Your big clean-up day has arrived. You’re poised ready to get rid of all your rubbish and start renovating, just as soon as the skip you’ve hired gets dropped off in the street.
But there’s a problem. The driver delivering the skip tells you he can’t leave a skip in the street without a permit, and there’s no room in your yard or driveway to put it.
This kind of situation can cause major delays to home projects, and can occur when homeowners don’t have all the right information about whether or not they need a permit for their skip.
At Just Skips, we understand the importance of having all the facts and want make the whole cleaning our process as simple for our customers as possible.
This post outlines exactly when you need a permit to hire a skip and gives you some information to make applying for one easier.
Whether or not you need a permit to hire a skip anywhere in Adelaide will generally hinge on one question: where are you planning to put it?
The answer is just as simple and black and white: you only ever need a permit to hire a skip if you plan or need to place the skip on council or public property.
If you wanted to place your skip on a neighbour’s property, you would obviously need to ask their permission first. The council is just like that: the only difference is that their property is what we think of as public property.
In most cases, your best option is to place a skip on your own property. As well as eliminating the need to apply for a permit, placing a skip on your own turf helps deter any would-be skip bandits as well.
But this isn’t always possible. If you live in an apartment or unit, or you don’t have a large enough yard, driveway or even enough access for a truck to safely place a skip on your own property, your next best option – unless you have the world’s greatest neighbours – will be public property.
What counts as public property?
Roads and streets are the most important pieces of public property to be aware of when working out where to place a skip.
Another important thing you need to be aware of though is whether your street has a nature strip.
The nature strip is the piece of land between the front boundary of your property (which will often be marked with a fence) and the street. Nature strips will often, but not always include a footpath.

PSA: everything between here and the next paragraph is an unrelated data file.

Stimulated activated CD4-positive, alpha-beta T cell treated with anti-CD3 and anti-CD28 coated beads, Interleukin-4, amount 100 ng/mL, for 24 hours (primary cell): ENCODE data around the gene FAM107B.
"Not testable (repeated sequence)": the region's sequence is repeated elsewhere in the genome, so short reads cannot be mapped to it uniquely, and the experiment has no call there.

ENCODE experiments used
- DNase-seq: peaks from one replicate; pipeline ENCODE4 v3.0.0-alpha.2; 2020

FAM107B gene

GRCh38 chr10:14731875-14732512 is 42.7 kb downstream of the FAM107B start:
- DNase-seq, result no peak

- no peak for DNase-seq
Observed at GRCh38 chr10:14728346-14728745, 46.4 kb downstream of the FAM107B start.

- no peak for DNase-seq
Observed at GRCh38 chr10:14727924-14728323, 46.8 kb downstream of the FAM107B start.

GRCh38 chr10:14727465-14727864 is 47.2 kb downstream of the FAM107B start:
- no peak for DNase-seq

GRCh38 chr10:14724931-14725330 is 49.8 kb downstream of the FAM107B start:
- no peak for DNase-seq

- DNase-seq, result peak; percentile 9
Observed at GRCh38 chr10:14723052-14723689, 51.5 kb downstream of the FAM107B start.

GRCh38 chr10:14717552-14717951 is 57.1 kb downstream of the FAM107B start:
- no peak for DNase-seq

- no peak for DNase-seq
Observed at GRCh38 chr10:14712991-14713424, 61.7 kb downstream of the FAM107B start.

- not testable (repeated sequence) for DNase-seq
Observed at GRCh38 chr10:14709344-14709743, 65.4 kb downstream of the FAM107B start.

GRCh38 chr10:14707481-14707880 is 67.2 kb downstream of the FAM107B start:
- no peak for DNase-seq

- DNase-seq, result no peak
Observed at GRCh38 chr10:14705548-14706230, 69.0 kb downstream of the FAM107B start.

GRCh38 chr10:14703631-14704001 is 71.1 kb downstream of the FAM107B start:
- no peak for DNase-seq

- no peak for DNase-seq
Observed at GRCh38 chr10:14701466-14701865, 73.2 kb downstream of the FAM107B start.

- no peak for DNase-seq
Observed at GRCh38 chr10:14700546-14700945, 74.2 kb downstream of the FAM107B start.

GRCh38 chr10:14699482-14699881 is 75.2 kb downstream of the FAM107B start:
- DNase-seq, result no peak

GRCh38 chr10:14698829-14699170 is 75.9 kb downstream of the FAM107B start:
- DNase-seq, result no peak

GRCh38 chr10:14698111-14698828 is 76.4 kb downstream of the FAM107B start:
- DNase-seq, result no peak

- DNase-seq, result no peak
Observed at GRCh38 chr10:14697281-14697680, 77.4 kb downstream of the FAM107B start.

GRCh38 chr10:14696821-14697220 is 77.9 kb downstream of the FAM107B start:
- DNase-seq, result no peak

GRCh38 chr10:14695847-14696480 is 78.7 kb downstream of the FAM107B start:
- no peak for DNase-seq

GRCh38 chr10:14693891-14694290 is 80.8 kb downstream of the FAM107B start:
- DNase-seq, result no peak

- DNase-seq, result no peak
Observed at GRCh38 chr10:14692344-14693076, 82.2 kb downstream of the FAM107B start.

This is council property, so if any part of your skip is on the strip, you will need a permit.
Here’s the thing you really need to watch out for though: any part of your driveway that extends past the front of your property (past the legal boundary) is also considered to be public property.
Applying for a Council Permit
It’s the responsibility of the customer to apply for and obtain a permit, if one is needed. Be aware that there will be a fee in most council areas, a certain amount of advance notice is usually required and you will generally need to provide specific details about when and where you are planning to place the skip.
Unless we have a copy of the council approval document prior to the scheduled delivery of your skip our drivers will not be able to leave a skip on council or public property. A copy of the document should be sent to Just Skips via fax or email before your delivery date.
Councils require you to seek permits in these situations because they need to protect their residents and the councils’ property.
Generally they will only deny a permit if they believe a skip placement jeopardises either of those things – or there is an error in the application.
You don’t need a permit for any other aspect of the skip hire process. This includes throwing things away. Once your skip is picked up, Just Skips will dispose of its materials in the way suited to what they are. Note that, although you don’t need a permit to put anything into a skip, there are still rules and regulations around what can go into a skip and which waste types can and cannot be mixed in a skip.
Click on the following links to find out the requirements for City of Tea Tree Gully and City of Salisbury councils. A list of all other Adelaide Councils, with links to their websites can be found here.